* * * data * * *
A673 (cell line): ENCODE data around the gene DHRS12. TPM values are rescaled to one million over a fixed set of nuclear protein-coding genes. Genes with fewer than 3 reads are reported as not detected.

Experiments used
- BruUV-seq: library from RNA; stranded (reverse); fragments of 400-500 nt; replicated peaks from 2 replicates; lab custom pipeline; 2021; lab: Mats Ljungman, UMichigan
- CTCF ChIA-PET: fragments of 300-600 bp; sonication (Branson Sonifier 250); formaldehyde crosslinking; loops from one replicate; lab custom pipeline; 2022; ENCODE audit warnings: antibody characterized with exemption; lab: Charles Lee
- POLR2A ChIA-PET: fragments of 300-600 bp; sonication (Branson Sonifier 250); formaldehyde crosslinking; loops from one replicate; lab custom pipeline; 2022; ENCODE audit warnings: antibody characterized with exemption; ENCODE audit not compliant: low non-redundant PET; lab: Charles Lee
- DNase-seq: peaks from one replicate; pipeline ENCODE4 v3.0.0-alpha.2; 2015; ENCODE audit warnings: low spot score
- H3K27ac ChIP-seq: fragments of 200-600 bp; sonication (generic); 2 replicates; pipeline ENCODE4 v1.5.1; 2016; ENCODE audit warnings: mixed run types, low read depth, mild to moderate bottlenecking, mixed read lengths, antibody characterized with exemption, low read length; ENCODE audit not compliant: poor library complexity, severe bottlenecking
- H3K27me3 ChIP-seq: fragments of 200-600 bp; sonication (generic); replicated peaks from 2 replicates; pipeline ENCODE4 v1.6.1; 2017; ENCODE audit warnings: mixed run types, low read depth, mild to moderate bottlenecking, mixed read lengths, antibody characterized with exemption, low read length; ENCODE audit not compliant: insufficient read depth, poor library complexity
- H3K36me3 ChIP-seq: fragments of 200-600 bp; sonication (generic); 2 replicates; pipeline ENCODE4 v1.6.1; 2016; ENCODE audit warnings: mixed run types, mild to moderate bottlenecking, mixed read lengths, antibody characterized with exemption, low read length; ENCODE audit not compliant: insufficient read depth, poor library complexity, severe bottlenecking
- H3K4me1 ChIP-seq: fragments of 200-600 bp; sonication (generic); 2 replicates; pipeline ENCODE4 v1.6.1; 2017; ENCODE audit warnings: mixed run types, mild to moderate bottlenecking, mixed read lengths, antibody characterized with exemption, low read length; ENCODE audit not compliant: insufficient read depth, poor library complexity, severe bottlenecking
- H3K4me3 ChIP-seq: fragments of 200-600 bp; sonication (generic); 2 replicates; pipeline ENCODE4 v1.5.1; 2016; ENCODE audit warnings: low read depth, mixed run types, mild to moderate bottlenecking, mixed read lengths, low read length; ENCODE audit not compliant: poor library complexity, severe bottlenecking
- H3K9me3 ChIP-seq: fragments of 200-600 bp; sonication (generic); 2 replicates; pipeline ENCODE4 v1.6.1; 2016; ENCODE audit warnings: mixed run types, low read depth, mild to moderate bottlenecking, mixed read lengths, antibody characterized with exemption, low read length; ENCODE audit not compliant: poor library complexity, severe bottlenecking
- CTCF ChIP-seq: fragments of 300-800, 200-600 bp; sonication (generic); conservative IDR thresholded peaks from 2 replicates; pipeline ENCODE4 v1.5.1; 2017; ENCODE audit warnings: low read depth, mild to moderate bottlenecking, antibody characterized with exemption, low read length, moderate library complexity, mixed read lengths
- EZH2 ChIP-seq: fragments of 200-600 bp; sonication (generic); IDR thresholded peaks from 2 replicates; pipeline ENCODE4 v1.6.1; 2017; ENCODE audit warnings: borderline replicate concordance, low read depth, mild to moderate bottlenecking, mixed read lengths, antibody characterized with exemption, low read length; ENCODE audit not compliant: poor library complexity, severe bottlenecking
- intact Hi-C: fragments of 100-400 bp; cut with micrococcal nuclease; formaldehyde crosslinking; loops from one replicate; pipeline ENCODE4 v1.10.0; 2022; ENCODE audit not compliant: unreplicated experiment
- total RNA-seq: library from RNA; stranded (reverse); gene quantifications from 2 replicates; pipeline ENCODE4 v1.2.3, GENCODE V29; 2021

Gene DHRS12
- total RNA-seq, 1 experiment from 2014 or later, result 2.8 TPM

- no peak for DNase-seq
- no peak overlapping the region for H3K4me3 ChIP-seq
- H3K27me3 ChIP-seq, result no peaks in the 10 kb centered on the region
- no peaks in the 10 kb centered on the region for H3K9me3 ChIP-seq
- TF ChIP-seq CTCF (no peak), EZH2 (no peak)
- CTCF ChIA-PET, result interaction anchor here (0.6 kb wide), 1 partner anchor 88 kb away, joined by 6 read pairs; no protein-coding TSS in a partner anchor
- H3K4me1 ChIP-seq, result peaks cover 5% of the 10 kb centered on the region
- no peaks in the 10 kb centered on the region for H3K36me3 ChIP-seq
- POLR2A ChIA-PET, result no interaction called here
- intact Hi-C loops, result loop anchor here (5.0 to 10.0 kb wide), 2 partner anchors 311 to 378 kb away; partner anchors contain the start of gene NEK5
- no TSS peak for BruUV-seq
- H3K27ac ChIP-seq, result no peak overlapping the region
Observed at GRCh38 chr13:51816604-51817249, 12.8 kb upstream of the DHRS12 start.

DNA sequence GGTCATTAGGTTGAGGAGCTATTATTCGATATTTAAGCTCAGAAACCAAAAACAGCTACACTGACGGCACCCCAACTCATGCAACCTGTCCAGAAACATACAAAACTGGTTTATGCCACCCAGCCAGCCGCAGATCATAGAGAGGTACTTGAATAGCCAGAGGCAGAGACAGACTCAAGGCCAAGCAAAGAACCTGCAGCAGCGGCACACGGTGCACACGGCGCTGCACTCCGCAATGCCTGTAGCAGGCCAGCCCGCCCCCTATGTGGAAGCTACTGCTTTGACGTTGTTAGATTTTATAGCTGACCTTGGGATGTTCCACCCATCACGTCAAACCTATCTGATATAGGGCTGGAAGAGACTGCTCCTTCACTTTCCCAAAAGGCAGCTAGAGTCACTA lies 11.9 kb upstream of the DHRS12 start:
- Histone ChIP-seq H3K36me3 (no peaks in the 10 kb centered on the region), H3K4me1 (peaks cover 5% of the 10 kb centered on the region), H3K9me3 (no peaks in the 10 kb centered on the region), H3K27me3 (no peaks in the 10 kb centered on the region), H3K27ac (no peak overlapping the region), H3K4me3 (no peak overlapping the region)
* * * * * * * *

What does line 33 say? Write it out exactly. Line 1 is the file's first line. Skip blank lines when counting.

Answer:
- Histone ChIP-seq H3K36me3 (no peaks in the 10 kb centered on the region), H3K4me1 (peaks cover 5% of the 10 kb centered on the region), H3K9me3 (no peaks in the 10 kb centered on the region), H3K27me3 (no peaks in the 10 kb centered on the region), H3K27ac (no peak overlapping the region), H3K4me3 (no peak overlapping the region)